Calvert Malcolm Coleman
Sarah Elizabeth Westfall


Calvert Coleman and Sarah Westfall were married on December 24, 1863.  During most of their married life, they lived in the vicinity of Belleville, Michigan.

Calvert and Sarah had eight children.  The first, William Henry, was born on September 24, 1864, exactly nine months from the day they were married.  The last, Arthur Roy, known as Roy, was born on October 22, 1884.

They were a farming family for the first two decades of their marriage.  In 1877, their property was sold at an auction due to a mortgage default.  In 1880, their son William left home at the age of 16, leaving Calvert short one farm hand.  By the end of that decade, the family had moved to Detroit where Calvert worked the railroads and docks as a laborer.

Sarah and Calvert separated sometime after 1890.  In 1892, the Detroit City Directory listed her as a widow (which she was not) and living in Detroit with four of her adult children.  Arthur Roy, then only eight years old, was no doubt living with her and his siblings too.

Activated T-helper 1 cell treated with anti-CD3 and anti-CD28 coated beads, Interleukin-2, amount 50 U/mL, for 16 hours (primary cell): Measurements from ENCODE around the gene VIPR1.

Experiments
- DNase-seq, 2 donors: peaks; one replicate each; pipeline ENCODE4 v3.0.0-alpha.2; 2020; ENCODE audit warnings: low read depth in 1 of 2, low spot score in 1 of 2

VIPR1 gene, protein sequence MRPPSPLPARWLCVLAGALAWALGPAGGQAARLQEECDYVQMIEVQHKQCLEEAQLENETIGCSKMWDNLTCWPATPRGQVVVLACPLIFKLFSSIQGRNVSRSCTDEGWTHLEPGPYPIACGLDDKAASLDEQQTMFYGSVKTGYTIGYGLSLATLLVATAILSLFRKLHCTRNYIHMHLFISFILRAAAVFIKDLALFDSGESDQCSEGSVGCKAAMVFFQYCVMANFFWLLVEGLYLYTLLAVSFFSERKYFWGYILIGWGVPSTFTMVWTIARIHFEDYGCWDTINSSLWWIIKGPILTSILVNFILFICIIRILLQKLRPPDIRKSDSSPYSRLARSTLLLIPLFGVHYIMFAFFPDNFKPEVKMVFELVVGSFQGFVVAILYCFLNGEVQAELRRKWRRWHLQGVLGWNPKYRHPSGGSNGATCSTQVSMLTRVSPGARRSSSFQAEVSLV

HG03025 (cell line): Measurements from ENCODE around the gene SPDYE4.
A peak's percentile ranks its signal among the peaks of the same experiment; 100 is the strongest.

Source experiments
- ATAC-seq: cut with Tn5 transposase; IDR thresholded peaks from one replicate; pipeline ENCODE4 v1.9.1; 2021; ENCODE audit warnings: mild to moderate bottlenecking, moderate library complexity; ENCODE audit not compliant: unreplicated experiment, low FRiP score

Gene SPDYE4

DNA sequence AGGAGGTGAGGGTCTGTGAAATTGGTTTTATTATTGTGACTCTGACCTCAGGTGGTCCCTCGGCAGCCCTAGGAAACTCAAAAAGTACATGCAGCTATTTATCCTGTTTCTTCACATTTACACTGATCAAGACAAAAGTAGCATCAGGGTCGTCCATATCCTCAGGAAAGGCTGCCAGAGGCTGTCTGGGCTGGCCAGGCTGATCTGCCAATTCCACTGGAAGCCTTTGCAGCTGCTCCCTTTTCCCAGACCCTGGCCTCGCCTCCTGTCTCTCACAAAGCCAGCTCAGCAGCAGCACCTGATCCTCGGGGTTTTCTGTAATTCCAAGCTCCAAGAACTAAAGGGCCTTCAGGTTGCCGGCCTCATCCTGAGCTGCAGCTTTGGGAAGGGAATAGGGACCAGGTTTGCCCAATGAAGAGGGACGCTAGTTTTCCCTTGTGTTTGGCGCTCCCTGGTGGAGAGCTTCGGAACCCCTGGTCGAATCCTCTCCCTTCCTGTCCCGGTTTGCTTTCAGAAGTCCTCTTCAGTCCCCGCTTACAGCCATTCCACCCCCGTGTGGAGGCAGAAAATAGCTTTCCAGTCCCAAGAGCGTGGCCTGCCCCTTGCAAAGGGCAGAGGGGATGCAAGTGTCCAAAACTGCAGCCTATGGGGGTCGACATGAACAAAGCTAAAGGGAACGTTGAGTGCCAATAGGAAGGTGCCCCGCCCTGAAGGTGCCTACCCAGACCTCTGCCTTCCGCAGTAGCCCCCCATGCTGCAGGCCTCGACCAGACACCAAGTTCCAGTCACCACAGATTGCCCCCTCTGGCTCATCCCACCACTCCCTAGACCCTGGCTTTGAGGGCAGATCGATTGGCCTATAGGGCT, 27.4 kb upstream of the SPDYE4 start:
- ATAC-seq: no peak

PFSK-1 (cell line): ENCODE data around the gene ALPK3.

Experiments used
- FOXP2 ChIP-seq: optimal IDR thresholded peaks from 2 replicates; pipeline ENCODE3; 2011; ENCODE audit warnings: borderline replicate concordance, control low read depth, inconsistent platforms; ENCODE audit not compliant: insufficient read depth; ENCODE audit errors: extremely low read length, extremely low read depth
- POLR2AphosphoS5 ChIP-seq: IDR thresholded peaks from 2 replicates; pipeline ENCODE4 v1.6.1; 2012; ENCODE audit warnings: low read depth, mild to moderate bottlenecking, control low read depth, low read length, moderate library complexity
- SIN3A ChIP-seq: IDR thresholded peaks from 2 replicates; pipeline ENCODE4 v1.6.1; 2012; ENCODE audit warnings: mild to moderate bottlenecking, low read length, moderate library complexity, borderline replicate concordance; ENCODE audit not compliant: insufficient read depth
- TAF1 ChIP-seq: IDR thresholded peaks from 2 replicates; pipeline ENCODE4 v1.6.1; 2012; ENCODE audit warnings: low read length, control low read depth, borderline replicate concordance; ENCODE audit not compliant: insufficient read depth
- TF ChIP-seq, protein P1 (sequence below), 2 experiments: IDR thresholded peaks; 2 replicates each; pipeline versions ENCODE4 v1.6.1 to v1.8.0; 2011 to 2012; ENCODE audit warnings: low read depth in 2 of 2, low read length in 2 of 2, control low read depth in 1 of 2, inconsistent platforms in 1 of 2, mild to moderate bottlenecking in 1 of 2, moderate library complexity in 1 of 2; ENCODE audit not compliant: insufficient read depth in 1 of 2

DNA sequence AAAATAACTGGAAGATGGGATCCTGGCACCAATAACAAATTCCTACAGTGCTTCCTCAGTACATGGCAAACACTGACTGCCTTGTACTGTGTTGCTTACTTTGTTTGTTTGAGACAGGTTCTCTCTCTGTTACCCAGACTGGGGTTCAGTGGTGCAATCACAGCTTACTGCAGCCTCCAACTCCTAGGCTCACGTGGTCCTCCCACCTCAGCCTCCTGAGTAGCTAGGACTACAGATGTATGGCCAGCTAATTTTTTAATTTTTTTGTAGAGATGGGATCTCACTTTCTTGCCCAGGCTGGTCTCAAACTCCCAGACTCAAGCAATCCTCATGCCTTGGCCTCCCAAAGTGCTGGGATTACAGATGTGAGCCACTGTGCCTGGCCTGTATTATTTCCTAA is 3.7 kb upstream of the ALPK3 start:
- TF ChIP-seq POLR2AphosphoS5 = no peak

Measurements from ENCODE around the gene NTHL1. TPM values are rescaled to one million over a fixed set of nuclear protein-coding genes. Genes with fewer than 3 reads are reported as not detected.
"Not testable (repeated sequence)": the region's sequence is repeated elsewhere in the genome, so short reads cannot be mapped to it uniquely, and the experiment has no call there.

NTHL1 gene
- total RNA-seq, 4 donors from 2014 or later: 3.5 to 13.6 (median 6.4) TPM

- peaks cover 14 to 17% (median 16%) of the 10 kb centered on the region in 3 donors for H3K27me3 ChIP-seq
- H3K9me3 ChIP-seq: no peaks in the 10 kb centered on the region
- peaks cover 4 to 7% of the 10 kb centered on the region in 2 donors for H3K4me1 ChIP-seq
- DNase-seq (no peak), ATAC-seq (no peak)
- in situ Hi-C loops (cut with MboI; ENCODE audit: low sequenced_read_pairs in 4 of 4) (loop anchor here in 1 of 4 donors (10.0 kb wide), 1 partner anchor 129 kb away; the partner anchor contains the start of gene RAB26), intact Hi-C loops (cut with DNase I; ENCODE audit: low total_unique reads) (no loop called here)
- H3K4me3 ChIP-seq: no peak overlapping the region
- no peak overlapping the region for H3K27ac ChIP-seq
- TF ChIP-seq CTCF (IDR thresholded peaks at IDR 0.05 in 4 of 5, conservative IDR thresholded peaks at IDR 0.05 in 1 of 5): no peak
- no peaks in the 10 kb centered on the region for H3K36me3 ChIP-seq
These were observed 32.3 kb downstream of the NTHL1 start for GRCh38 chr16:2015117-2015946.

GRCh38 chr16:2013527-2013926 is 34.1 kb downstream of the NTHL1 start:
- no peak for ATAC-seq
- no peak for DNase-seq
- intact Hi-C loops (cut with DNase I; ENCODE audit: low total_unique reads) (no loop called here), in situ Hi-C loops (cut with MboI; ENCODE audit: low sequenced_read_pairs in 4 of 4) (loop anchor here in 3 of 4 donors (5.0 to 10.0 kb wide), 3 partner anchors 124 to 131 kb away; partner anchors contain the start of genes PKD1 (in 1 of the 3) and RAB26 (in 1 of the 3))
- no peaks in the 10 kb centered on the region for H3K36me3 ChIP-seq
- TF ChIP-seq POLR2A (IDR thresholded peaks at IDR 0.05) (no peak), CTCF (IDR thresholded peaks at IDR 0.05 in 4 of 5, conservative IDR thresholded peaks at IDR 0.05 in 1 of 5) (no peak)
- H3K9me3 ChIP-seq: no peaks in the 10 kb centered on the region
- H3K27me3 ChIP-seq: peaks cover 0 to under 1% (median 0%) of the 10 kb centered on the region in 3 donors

The 1910 census lists Calvert as being divorced.  Since Calvert had a longstanding problem with alcohol dependency, this may have contributed to their separation and divorce, as well as to his apparent estrangement from his children.

Sarah married James Renton in April 1910.  Apparently, Sarah and James were sweethearts in their youth but Sarah met Calvert and so she and James did not marry.  They reconnected after she and Calvert separated.

James died in 1918.  Calvert's daughter, Addie, recalled that when her dad heard of the death of James, he exclaimed: "That's one funeral I don't mind going to." 

Sarah died in 1922.  Addie's husband, Bill Skerrett, recalled that Sarah once said that all she ever got out of her marriage to Calvert was eight children.

Sarah is buried in an unmarked grave at Woodlawn Cemetery in Detroit.  Calvert is buried in an unmarked grave at Hillside Cemetery in Belleville.


Links to Documents


Marriage Record


Mortgage Default Notice


Historical Account by Clarice Coleman